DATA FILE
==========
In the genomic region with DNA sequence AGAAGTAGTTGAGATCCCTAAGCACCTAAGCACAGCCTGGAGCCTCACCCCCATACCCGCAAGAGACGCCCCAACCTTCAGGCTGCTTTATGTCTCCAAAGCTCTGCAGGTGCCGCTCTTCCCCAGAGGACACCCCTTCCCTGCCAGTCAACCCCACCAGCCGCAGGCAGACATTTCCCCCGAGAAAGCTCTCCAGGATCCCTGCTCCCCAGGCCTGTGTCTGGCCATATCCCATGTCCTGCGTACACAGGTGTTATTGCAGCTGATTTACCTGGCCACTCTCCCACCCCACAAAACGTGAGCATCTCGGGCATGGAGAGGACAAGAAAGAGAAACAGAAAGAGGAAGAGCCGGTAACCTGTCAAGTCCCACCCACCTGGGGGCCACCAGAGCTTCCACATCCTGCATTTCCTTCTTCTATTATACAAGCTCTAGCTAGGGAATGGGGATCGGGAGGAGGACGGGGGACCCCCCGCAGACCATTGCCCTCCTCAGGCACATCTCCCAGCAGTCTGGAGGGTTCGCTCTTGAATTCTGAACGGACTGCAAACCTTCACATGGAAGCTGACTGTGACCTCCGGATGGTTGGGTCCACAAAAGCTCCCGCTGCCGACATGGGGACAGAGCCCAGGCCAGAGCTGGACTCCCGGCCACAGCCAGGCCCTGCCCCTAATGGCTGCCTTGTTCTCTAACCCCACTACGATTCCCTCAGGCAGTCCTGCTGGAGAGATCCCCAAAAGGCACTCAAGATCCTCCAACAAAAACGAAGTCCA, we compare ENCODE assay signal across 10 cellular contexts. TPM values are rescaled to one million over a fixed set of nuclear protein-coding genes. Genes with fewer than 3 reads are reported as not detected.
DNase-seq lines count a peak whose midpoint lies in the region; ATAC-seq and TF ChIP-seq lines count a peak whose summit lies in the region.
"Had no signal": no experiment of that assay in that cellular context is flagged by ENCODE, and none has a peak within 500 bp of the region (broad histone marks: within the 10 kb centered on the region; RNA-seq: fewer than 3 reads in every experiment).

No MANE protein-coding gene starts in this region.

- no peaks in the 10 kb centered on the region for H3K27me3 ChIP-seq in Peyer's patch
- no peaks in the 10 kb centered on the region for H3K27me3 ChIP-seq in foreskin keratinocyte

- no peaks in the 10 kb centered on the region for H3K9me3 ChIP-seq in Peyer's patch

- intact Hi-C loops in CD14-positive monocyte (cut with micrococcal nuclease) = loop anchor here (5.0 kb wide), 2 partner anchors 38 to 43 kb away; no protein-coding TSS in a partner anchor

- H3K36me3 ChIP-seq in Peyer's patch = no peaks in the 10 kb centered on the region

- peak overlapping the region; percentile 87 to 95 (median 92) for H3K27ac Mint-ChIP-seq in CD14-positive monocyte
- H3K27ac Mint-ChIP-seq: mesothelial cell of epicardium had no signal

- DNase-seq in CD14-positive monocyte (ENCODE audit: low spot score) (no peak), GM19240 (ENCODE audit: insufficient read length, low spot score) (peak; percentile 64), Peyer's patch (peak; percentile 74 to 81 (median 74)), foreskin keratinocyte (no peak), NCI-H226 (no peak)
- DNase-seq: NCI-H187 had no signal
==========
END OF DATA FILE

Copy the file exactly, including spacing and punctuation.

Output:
In the genomic region with DNA sequence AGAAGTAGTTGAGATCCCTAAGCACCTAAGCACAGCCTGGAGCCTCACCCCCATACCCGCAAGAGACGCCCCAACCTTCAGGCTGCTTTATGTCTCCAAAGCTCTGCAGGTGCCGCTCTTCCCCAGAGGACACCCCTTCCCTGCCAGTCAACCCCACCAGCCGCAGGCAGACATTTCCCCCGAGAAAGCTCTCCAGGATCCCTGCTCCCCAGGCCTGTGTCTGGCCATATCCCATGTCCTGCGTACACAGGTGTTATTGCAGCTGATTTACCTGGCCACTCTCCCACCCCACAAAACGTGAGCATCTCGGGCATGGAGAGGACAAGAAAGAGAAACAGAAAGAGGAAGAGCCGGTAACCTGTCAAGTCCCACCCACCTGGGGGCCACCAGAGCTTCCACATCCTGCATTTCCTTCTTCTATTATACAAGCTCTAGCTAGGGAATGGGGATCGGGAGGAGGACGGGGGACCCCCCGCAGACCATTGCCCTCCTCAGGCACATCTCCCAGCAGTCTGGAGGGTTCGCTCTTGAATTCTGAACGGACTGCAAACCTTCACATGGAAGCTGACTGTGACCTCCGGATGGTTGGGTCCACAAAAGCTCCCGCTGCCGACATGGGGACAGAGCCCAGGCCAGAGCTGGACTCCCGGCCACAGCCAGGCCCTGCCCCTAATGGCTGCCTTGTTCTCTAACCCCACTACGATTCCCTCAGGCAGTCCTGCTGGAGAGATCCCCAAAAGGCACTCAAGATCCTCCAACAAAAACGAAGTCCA, we compare ENCODE assay signal across 10 cellular contexts. TPM values are rescaled to one million over a fixed set of nuclear protein-coding genes. Genes with fewer than 3 reads are reported as not detected.
DNase-seq lines count a peak whose midpoint lies in the region; ATAC-seq and TF ChIP-seq lines count a peak whose summit lies in the region.
"Had no signal": no experiment of that assay in that cellular context is flagged by ENCODE, and none has a peak within 500 bp of the region (broad histone marks: within the 10 kb centered on the region; RNA-seq: fewer than 3 reads in every experiment).

No MANE protein-coding gene starts in this region.

- no peaks in the 10 kb centered on the region for H3K27me3 ChIP-seq in Peyer's patch
- no peaks in the 10 kb centered on the region for H3K27me3 ChIP-seq in foreskin keratinocyte

- no peaks in the 10 kb centered on the region for H3K9me3 ChIP-seq in Peyer's patch

- intact Hi-C loops in CD14-positive monocyte (cut with micrococcal nuclease) = loop anchor here (5.0 kb wide), 2 partner anchors 38 to 43 kb away; no protein-coding TSS in a partner anchor

- H3K36me3 ChIP-seq in Peyer's patch = no peaks in the 10 kb centered on the region

- peak overlapping the region; percentile 87 to 95 (median 92) for H3K27ac Mint-ChIP-seq in CD14-positive monocyte
- H3K27ac Mint-ChIP-seq: mesothelial cell of epicardium had no signal

- DNase-seq in CD14-positive monocyte (ENCODE audit: low spot score) (no peak), GM19240 (ENCODE audit: insufficient read length, low spot score) (peak; percentile 64), Peyer's patch (peak; percentile 74 to 81 (median 74)), foreskin keratinocyte (no peak), NCI-H226 (no peak)
- DNase-seq: NCI-H187 had no signal